Pneumatic Controls

Nov. 15, 2002
Simple control tasks can be candidates for pneumatic, electropneumatic, and hybrid pneumatic controls.

Simple control tasks can be candidates for pneumatic, electropneumatic, and hybrid pneumatic controls. Purely pneumatic controls must be used in certain cases, as in the explosive environment found in paint-spraying operations or chemical plants. When safety is not the prime concern, a pneumatic circuit is generally more economical than electronic control when handling up to about 50 I/Os, or 12 to 20 sequencing steps. This assumes that pneumatic power components, such as cylinders or rotary actuators, are being controlled. If electrical power components, such as dc motors, are used, electronic control is probably better, even in simple applications.

In cases where either pneumatic or electronic control can be used, trade-offs between solenoids and air-piloted valves may become important. Solenoid valves are more expensive than similarly sized air-piloted valves in many cases.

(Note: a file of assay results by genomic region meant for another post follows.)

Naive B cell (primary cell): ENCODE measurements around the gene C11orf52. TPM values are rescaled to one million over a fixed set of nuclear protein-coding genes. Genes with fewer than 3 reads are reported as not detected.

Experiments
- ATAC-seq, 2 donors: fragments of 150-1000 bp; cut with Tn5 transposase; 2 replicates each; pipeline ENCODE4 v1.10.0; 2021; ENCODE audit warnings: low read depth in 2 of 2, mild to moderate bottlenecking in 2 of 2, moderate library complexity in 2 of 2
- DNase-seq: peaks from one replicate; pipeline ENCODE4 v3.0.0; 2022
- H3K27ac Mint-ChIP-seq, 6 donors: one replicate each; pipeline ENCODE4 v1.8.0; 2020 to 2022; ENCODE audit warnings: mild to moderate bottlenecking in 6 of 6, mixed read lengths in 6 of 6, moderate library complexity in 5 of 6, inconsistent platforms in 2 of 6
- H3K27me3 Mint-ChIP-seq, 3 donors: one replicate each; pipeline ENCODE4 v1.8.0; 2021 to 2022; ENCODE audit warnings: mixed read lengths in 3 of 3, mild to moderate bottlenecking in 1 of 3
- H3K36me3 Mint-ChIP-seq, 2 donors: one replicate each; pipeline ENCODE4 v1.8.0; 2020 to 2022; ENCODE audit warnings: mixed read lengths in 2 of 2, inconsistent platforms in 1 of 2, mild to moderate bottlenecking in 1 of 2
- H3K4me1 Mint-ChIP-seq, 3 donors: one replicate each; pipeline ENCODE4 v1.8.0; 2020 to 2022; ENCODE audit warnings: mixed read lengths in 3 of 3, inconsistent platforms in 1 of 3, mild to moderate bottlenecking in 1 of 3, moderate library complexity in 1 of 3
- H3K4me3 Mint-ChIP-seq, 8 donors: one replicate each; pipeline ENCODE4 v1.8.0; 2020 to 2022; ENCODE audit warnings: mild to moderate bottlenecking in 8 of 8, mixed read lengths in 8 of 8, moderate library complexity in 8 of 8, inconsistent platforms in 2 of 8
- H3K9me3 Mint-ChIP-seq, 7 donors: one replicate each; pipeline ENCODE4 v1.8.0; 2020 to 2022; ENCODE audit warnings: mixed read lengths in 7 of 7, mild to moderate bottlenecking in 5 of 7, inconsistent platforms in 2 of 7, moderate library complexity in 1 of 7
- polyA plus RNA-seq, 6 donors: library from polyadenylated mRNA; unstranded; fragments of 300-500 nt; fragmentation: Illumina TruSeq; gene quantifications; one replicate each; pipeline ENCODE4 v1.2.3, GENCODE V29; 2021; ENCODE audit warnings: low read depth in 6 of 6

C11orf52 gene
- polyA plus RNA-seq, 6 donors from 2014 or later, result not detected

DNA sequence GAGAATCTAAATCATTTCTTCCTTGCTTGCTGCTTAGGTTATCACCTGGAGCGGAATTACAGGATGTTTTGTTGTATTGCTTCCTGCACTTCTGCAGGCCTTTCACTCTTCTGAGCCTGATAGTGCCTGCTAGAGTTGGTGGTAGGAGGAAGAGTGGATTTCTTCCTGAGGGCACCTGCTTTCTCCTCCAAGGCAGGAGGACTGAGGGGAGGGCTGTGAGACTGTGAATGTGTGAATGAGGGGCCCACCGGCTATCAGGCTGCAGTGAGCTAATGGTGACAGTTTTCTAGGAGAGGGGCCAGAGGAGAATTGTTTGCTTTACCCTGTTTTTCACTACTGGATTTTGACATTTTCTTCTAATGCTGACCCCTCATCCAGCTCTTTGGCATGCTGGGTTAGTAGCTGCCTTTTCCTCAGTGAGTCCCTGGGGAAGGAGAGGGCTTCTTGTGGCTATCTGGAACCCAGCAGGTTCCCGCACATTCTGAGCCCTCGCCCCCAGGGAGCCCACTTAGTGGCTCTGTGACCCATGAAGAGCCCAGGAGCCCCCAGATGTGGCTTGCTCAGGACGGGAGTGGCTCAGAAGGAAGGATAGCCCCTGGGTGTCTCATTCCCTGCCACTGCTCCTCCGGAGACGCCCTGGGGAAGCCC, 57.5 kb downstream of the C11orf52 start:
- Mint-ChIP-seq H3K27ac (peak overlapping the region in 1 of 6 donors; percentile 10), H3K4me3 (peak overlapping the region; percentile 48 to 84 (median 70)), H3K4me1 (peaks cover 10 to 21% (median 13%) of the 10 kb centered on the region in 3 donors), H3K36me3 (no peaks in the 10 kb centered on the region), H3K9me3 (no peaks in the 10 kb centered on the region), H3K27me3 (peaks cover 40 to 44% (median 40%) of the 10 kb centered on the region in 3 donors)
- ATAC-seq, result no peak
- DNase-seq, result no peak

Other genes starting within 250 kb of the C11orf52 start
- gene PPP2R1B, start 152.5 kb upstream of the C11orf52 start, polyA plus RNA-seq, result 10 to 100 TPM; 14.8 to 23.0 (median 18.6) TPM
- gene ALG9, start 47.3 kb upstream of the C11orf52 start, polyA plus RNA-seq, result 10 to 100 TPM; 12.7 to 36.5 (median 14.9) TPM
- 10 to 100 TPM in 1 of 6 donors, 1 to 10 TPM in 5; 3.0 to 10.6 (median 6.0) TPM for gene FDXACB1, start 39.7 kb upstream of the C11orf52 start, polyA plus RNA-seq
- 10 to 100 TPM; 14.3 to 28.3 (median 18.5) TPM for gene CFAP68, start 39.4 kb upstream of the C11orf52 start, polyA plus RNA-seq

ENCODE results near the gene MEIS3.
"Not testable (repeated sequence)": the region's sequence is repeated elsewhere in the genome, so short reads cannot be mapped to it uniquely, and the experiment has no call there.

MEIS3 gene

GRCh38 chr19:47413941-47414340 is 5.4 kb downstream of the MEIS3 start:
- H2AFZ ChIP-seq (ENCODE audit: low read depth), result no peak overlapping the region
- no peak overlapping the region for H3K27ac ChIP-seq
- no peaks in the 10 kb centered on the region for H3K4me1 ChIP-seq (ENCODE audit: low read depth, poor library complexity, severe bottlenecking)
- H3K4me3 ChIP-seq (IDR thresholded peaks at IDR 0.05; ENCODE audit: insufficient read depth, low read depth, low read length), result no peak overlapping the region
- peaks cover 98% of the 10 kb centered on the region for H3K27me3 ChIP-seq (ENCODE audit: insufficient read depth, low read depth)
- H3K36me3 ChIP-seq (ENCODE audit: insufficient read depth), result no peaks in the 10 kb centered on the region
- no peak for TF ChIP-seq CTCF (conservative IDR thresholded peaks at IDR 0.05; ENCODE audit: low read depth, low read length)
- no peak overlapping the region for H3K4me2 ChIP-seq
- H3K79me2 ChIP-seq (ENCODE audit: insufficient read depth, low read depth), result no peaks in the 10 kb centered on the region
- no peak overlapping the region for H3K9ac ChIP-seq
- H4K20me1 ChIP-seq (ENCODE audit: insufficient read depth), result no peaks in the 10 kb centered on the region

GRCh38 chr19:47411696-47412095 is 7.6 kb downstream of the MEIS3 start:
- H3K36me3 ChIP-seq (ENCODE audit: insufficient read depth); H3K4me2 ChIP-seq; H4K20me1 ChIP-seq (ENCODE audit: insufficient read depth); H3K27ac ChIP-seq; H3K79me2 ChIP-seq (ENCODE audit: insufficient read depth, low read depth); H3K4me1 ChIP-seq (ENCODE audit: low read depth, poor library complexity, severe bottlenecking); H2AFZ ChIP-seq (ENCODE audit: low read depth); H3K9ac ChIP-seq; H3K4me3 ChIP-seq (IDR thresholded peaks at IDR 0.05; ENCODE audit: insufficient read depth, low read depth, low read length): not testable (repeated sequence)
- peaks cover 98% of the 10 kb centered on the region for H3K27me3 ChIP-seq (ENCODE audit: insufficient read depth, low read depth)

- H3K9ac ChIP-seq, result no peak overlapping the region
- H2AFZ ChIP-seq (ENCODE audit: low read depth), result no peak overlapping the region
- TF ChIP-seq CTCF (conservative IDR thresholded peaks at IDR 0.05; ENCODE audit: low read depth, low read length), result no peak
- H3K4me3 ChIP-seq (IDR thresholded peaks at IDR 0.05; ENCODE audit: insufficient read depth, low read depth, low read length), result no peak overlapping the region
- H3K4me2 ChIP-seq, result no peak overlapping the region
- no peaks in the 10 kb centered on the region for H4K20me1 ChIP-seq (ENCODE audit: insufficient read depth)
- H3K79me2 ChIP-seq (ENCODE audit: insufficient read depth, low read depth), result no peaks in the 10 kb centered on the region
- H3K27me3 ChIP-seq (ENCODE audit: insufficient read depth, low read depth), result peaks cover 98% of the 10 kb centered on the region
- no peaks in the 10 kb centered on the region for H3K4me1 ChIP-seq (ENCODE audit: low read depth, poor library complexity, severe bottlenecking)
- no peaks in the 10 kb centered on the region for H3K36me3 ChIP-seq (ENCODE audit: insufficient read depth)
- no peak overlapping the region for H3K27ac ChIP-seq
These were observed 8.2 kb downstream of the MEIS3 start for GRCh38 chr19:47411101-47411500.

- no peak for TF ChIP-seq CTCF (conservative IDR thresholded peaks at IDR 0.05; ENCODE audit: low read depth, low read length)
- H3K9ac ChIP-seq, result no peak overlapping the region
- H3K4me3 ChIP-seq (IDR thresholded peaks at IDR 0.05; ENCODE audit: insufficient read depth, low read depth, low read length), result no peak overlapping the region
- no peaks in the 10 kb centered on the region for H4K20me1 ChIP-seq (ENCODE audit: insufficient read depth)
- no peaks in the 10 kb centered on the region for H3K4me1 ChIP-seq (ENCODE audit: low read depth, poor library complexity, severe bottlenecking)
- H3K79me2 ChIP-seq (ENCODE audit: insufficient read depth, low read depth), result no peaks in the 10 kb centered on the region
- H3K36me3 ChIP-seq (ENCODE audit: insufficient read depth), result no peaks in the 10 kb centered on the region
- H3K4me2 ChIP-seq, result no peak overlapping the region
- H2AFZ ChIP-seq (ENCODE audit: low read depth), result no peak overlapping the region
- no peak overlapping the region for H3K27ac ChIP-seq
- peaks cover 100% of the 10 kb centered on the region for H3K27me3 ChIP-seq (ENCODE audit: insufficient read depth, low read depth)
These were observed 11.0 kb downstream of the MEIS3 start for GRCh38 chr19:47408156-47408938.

Also, air-piloted valves may respond more quickly than solenoids. A common misconception is that because an electrical signal travels faster than a pneumatic one, overall response is quicker. Actually, response depends on the element being driven. In high-speed applications, air-piloted valves are often a better choice.

Hybrid controls take advantage of both electronic and pneumatic controls. An electric-to-pneumatic interface circuit allows PLCs to control air-operated components. This enables pneumatic power components to take advantage of PLC capabilities such as reprogramming. Air-piloted hydraulic power valves provide hybrid control of hydraulic cylinders.

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